The success of D-Day was in the timing.
Launching a 1,200-plane airborne assault, followed by a 5,000-vessel amphibious landing of nearly 160,000 troops on 50-mile stretch of beach in northern France required impeccable coordination across air, land, and sea, and down the chain of command, from the Allied Headquarters in England to the squad leaders bobbing under fire in Higgins Boats off Omaha Beach.
Take the tides at Normandy. They had to be just right at the time of landing: low tide near sunrise, then rising rapidly. The low tide would expose German beach obstacles and mines, allowing combat engineers to remove them before the first wave of troops landed. The rising tide would then help carry landing craft closer to the beach shingle and the protective cover of the cliffs.
Low tide at sunrise only happened on three days in June. On June 6, the water reached its furthest point out at 5:23 a.m. Then, it rose quickly, more than an inch-a-minute, a foot every 10 minutes. By 6:30 a.m., the water was surging inland. Every second mattered.
I talked about all this the other day with a watchmaker at Praesidus, an artisanal company with a passion for military history and keen eye for detail. He told me about the role of
332nd Fighter Group pilots, Tuskegee Airmen, walking on Marston matting (USAF)
wristwatches on D-Day, specifically the Army’s 1943 production standard A-11 (Navy version R88-W-800), a timepiece designed to maintain accuracy through the rigors of combat.
This year, to mark the 78th anniversary of D-Day, Praesidus is launching a special D-Day watch modeled on the A-11 standard. What makes it special– a true piece of history–is the steel dial face, crafted from an actual D-Day artifact found on Utah Beach: a Marston Mat.
Marston Mats were those perforated sheets of steel planking (named after Marston, North Carolina, near Camp Mackall airfield, where it first appeared) most commonly used for temporary landing strips in World War II. At Normandy, they were laid by the thousands over soft sand so that trucks and jeeps could push inland, hauling the men, food, ammunition, and equipment needed to keep the frontline moving.
After the war, resourceful French farmers scavenged the steel mats and used them to make walls, fences, and outbuildings. You can still see them throughout the Normandy countryside today.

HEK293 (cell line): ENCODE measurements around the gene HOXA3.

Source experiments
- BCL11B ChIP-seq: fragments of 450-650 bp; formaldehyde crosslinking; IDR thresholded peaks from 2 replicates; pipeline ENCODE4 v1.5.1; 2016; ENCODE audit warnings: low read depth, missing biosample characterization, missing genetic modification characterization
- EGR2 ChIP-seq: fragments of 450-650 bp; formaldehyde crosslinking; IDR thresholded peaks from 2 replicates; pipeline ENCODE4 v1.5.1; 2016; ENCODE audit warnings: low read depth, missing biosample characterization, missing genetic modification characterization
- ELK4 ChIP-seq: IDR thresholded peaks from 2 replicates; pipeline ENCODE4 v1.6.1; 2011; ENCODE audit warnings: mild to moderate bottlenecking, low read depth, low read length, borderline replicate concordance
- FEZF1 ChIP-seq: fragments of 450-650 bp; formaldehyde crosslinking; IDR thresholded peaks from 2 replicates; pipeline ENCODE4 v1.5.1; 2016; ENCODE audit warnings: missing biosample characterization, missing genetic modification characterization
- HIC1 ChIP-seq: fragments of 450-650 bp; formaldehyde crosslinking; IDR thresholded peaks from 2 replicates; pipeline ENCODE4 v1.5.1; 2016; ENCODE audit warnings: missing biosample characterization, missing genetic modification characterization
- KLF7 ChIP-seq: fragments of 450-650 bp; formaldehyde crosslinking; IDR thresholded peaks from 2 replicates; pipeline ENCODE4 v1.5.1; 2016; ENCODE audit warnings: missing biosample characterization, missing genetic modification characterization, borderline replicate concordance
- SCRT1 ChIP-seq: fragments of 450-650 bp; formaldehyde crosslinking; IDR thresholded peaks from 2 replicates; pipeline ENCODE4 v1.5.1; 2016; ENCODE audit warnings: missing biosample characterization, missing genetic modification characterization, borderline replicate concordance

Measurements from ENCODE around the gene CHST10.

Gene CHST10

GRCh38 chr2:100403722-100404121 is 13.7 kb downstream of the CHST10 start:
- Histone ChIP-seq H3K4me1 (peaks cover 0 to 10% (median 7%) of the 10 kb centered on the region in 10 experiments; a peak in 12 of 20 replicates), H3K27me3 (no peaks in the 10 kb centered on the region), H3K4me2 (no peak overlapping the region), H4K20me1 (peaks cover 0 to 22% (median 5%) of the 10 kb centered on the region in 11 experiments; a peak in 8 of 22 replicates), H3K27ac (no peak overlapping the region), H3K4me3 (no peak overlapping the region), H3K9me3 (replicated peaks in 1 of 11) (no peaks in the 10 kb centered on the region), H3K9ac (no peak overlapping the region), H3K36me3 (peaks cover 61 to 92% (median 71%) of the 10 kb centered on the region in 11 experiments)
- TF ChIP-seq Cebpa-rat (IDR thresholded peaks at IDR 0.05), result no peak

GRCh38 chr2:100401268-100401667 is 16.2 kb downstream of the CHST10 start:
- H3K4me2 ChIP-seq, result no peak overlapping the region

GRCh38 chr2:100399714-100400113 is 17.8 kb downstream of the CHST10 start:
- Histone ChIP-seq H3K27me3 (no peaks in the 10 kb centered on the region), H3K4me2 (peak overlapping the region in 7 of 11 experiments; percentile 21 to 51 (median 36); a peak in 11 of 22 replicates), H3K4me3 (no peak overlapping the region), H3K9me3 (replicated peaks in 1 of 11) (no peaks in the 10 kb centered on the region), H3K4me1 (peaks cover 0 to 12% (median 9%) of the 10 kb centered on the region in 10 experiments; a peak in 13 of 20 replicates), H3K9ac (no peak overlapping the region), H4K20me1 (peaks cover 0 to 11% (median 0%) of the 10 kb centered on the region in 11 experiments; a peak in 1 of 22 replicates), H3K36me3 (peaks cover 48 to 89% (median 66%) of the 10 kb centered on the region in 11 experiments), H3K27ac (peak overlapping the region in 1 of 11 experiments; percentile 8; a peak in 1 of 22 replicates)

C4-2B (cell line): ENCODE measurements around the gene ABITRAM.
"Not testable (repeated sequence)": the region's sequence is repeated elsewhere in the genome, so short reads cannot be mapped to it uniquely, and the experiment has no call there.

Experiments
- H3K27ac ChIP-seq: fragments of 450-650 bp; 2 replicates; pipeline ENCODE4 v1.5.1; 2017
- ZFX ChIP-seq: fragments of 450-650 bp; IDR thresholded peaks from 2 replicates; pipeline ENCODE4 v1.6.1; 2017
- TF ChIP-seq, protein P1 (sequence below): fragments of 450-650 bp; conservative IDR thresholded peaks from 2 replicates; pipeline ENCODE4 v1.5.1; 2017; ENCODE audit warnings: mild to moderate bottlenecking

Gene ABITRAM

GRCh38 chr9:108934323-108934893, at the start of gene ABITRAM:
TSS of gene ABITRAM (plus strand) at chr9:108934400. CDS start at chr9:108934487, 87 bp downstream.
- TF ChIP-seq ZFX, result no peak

Several pieces made it to the Utah Beach Landing Museum near Sainte-Marie-du-Mont.
It was there in 2021 that a member of the Praesidus team met the longtime mayor Sainte-Marie-du-Mont, Henri Milet, and talked to him about Praesidus’ watches and their passion for veterans’ stories. M. Milet so loved the concept, he told them to get a piece of surplus mat from the museum and use it in their watches, courtesy of the town.
“We sent it to an industrial metal factory,” explained Praesidus, “where it was de-rusted and laminated from its original thickness to 1mm. From there, the material was cut into pieces and installed on the watch dials.”
This is how the D-Day Marston Mat dial watch was born.
A D-Day Marston Mat dial watch is an actual remnant of history, one of only 100 produced by Praesidus in a limited edition. It measures 38 mm and is powered by P024 Soprod Swiss automatic movement that guarantees superior accuracy and reliability. Featuring a sapphire crystal case, it is also robust and resistant to scratches. Also notable is the genuine leather strap that is form-fitting and comfortable for all wrist sizes. Proudly assembled in the USA, it is an authentic embodiment of American horological craftsmanship.
Honor the spirit of D-Day with a piece of history on your wrist.
- Watch Case: 38mm Stainless Steel
- Movement: P024 Soprod SWISS Automatic Movement
- Glass: Double Domed Scratch Resistant Sapphire Crystal
- Dial: Triple Printed
- Lume: Super-Luminova
- Straps: Leather & Canvas
- Assembly: American
- Water Resistance: 5 ATM
- Pricing: $595.
1943 Army Wristwatch A-11 (Praesidus)
WWII Re-enactors with the salvaged Marston Mat used for the Praesidus D-Day watches (Praesidus)
Marston Mat repurposed to hold empty wine bottles on Normandy farm (Lklundin, CC BY-SA 3.0, via Wikimedia Commons)
Removing rust from the mat (Praesidus)
Utah Beach on D+2. Note the Marston Mat laid parallel to the shore. Some of it may be in Praesidus D-Day watches. (US Army)